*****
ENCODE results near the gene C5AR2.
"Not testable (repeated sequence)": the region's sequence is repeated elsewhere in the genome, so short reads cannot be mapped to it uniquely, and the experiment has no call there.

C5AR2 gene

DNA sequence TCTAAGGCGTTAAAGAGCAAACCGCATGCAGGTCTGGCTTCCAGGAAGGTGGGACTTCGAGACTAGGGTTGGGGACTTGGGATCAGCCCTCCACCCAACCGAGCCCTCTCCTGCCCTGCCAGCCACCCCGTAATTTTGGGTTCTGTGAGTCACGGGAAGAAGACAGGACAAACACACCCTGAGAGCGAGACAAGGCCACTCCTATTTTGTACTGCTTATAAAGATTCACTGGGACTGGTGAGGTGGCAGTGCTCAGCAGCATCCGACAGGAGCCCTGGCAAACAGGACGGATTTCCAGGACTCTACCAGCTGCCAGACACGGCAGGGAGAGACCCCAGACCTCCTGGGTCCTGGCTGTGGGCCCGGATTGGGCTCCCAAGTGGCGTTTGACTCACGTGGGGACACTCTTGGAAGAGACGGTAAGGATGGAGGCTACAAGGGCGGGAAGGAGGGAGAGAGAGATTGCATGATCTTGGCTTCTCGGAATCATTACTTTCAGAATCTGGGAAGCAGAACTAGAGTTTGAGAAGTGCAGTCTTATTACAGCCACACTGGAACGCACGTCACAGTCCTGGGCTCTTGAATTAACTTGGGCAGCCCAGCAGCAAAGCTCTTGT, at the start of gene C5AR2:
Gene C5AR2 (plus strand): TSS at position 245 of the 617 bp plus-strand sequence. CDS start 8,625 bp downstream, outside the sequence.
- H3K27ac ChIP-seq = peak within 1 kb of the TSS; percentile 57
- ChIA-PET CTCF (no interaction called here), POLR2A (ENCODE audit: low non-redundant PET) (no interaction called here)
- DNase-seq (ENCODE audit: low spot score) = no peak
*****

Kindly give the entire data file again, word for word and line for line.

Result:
ENCODE results near the gene C5AR2.
"Not testable (repeated sequence)": the region's sequence is repeated elsewhere in the genome, so short reads cannot be mapped to it uniquely, and the experiment has no call there.

C5AR2 gene

DNA sequence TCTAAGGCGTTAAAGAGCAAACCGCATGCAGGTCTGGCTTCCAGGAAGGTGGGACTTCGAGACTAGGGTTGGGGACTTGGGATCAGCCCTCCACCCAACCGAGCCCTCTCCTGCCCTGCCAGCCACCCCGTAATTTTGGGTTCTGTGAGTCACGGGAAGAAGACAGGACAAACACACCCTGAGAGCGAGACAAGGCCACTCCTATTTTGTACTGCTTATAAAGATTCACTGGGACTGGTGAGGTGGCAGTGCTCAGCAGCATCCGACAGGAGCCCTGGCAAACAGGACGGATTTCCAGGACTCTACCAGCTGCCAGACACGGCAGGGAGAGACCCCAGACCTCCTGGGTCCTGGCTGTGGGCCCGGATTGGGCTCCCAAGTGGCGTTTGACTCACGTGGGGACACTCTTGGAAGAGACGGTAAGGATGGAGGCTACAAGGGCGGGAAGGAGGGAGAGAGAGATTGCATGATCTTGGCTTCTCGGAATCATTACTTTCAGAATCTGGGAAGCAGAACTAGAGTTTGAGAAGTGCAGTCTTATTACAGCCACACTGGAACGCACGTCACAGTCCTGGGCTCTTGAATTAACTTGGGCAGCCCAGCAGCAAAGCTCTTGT, at the start of gene C5AR2:
Gene C5AR2 (plus strand): TSS at position 245 of the 617 bp plus-strand sequence. CDS start 8,625 bp downstream, outside the sequence.
- H3K27ac ChIP-seq = peak within 1 kb of the TSS; percentile 57
- ChIA-PET CTCF (no interaction called here), POLR2A (ENCODE audit: low non-redundant PET) (no interaction called here)
- DNase-seq (ENCODE audit: low spot score) = no peak